In this work, we used the PUMA method26. The PUMA method provides an exact energy minimization algorithm under the assumption that the difference between adjacent pixels is smaller than π rad. From an experimental point of view, this leads us to assume that the film thickness changes are smooth enough to be well sampled by the camera pixel. This assumption can be aided by changing the magnification of the system according to the homogeneity of the sample. A good sampling of the observed area is very important for an accurate thickness estimation. Indeed, when peaks or valleys are too steep in comparison to the fringe sampling, some phase jumps can be missed and a wrong absolute phase is recovered.

Furthermore, absolute phase estimation requires the assessment of a possible bias being unwrapped and real phase profile. This is usually done taking a reference point within the field of view. Here this reference point is given by the Newton black films that form during bubble inflation. The absolute thickness of these areas is half the illumination wavelength (in our case, 316 nm). In the frames where these are not present, we assumed that the process of film thinning is continuous and slow in comparison to the recording speed. At the end of the bubble’s life, i.e., when close to rupturing, this assumption is not necessary because black films are usually present. However, more complicated situations in which the estimation of a reference thickness may be more difficult can be addressed by adopting one of the variant systems proposed in the Discussion section and sketched in Figure S3.

Once the absolute phase map is obtained, the local thickness estimation is given by the formula: \(s = \frac{\lambda }{{2\pi }}\frac{\phi }{{n - 1}}\), where λ is the illumination wavelength and n the refractive index of the solution. In this estimation n is considered a constant, which could induce some error when this is not true. In liquid films, of course, water evaporation alters the density of the solution and, in turn, the refractive index n. However, at the time scale of our experiments, we estimated that the error related to evaporation is negligible \((\delta s < 5\% )\) (see Supplementary Information).

It is well known that holographic measurements yield pseudo-3D images. This means that the measured thickness profile, s, is a projection on the image plane of the three-dimensional structure. However, the radial thickness, \(\bar s\), i.e., the thickness along the normal to the bubble surface, can be retrieved by geometrical considerations (see Figure S6). Assuming that the upper and lower surface of the bubble are locally parallel, the relation between measured and radial thickness is \(\bar s = s\sqrt {1 - \frac{{r^2}}{{R^2}}}\), where r is the distance from the center in the image plane and R is the radius. It is worth noting that in terms of the center, the two values are almost identical. For example, we estimated a relative error \(\frac{{\bar s - s}}{s} = 1 - \sqrt {1 - \frac{{r^2}}{{R^2}}} < 1\% ,\) for \(r < 1.3\) mm (see Figure S7). On the other hand, in proximity of the pipe’s border, the presence of meniscus deformation alters the estimation of \(\bar s\) (see Figure S8). For this reason, we used s instead of \(\bar s\) to calculate the volume or the draining rate at the borders because it conveys the same information with less geometrical assumptions (see Figure S9).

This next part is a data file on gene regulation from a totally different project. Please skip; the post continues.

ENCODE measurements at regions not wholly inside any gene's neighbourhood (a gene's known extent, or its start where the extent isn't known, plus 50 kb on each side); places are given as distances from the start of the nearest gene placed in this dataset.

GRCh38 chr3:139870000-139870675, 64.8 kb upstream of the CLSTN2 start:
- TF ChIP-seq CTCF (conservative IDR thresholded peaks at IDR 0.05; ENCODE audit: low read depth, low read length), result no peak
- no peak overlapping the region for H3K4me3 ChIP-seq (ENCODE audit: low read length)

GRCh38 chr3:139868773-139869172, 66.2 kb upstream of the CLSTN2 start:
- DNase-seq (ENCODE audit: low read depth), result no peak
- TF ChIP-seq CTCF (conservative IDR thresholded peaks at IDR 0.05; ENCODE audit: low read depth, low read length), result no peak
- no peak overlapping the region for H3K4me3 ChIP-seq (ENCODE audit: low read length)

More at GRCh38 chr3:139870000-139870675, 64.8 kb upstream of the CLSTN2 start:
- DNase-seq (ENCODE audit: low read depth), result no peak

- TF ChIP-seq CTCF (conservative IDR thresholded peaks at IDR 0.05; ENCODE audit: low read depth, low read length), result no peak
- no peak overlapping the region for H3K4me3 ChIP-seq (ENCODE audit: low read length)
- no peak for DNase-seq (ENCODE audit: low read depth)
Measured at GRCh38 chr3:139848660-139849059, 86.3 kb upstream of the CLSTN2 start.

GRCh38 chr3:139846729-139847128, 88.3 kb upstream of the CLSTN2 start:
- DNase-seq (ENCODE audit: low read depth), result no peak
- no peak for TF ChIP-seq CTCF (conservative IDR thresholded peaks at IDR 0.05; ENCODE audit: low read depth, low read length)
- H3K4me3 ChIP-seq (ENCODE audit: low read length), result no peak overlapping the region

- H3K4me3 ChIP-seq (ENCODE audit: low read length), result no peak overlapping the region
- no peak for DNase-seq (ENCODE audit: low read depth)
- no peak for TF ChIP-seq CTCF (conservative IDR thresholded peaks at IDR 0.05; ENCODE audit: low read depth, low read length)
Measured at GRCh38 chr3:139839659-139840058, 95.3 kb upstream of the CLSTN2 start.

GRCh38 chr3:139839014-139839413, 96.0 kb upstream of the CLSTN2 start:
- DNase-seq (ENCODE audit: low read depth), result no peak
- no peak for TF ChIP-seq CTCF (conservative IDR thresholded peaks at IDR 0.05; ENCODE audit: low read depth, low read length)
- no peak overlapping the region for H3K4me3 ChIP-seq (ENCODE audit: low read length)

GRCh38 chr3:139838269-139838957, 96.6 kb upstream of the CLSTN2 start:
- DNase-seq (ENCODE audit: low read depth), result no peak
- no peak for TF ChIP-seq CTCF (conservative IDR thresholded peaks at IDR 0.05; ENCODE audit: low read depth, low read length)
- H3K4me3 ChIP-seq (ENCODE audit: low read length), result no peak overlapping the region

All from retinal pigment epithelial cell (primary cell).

Herein, we used aqueous solutions that were sufficiently homogenous to not require any particular adjustment of the optical setup. However, when this is not the case and particularly inhomogeneous samples are to be studied, the use of two or more beams with different wavelengths is suggested44. Using different illuminating wavelengths with closer values gives us the possibility of creating a synthetic wavelength with a large value, and therefore we can enlarge continuous phase regions of the reconstructed wavefront. Often with this method, the unwrapping procedure is simplified or not required at all. Nonetheless, hologram registration with different light wavelengths results in a more complicated technique for both the hardware and software.

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Acknowledgements

This work was supported by PNR 2015–2020 PON MIUR N.ARS01_01183–SIRIMAP Project: “SIstemi di Rilevamento dell’Inquinamento MArino da Plastiche e successivo recupero-riciclo”.

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  1. CNR-ISASI, Istituto di Scienze Applicate e Sistemi Intelligenti “E. Caianiello” del CNR, Via Campi Flegrei 34, 80078, Pozzuoli, Napoli, Italy

    • Biagio Mandracchia
    • , Zhe Wang
    •  & Pietro Ferraro
  2. College of Applied Sciences, Beijing University of Technology, 100124, Beijing, China

    • Zhe Wang
  3. Dipartimento di Ingegneria Chimica, dei Materiali e della Produzione Industriale, Università di Napoli Federico II, Piazzale Tecchio 80, 80125, Napoli, Italy

    • Vincenzo Ferraro
    • , Massimiliano Maria Villone
    • , Ernesto Di Maio
    •  & Pier Luca Maffettone

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https://doi.org/10.1038/s41377-019-0131-4